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Monitoring workers'e-mails

5th October 2017

In an unusual step, the Grand Chamber of the European Court of Human Rights has overturned a decision of its own judicial Chamber in a case concerning the monitoring of workers e-mails.

Back in January 2016 we wrote about the case of Barbulescu v Romania. At that point the Chamber of the European Court of Human Rights ruled that there had been no breach of the Article 8 right to private and family life when the employee had been dismissed for using the employer’s internet facilities for personal use during working hours.

The case concerned a person that worked in a private company. An e-mail account had been set up to use to respond to enquiries from customers. The account was monitored. The monitoring brought to attention the fact that the individual had used the account for personal reasons, contrary to the company’s rules. The Romanian courts rejected a subsequent claim by the individual that his Article 8 rights had been breached. The court noted that the company had followed its own disciplinary procedures correctly, and noted that it was not unreasonable of the employer to take steps to ascertain that the employee was carrying out his professional duties. The Chamber noted that the court was right to strike a fair balance between the respective rights of the individual and those of the employer in considering if there had been a breach of the Article 8 rights.

At the time that the case was reported, there were widespread comments made on the outcome-  generally pointing to the need for employers to introduce staff policies regarding the use of the internet and e-mail facilities in working hours.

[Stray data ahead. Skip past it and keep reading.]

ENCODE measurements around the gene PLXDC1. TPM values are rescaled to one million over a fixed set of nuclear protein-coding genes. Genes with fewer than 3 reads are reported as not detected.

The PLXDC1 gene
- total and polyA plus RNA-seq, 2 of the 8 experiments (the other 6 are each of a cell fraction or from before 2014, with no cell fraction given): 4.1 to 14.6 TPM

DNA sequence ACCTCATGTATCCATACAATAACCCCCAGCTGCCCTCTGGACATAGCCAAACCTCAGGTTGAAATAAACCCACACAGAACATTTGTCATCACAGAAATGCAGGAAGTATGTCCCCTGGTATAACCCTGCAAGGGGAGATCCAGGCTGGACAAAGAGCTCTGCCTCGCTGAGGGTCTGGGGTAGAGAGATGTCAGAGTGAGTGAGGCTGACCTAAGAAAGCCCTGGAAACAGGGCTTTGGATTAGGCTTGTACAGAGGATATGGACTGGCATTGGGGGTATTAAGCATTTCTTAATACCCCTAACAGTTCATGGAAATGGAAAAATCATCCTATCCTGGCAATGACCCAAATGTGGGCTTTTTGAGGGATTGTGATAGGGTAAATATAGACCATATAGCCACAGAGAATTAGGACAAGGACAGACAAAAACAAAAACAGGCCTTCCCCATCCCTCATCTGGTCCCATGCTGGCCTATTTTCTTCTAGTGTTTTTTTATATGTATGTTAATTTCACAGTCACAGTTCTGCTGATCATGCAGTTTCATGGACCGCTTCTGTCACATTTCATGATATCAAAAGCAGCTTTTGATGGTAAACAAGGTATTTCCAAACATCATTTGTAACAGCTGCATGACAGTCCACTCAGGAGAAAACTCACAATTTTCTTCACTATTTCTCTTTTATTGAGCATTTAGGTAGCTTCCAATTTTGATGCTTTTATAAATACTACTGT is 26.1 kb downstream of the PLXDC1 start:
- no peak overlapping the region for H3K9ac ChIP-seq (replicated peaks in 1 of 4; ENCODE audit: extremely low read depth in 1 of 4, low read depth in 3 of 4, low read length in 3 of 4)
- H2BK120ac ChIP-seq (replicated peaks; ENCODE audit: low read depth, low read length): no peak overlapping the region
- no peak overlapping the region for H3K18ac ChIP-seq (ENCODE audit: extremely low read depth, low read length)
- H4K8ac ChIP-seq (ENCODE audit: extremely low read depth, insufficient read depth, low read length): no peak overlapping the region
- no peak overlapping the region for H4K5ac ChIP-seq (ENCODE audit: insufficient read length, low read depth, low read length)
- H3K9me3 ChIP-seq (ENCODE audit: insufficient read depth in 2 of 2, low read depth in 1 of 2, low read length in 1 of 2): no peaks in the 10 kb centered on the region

In an unusual development, the Grand Chamber of the European Court of Human Rights has reversed the decision of the Chamber, that we reported in January 2016.

The principal point that the Grand Chamber has made is that workers do have a right to some privacy at work. They concluded that if an employer is going to monitor the e-mails of their workers, then the employer should (in all but exceptional circumstances) tell the workers that their communications may be monitored.

In this case although the worker knew that it was forbidden to use work e-mails for personal purposes, he had not actually been told that the employer was monitoring the communications. Consequently, the Grand Chamber ruled that Romania had failed to strike a fair balance between the employer’s and the individual’s rights, and so the individual was entitled to compensation.

The Grand Chamber found that while a person could have their rights restricted by their employer, those rights should not be reduced to zero. The court ruled that the employer had failed to give adequate notice of the monitoring, and had failed to demonstrate sufficient justification or that there were not less intrusive means of achieving their aims.

This decision does make it harder for employers to determine at what point any monitoring has become excessive or too intrusive. The case does also demonstrate that employers should not be too blunt in implementing any policy over the use of internet and e-mail facilities by their workers. Careful consideration should be given to the frequency and mode of monitoring e-mail and internet use, and we also take the view that a total ban on personal use will be difficult to justify in light of this case.

In any event, this case clearly highlights the need for employers to have written procedures on this issue, and to exercise them in a proportionate, even-handed, and fair manner.  

If you need any further advice on any matter raised in this article do not hesitate to contact us at Hallett Employment Law Services Ltd.

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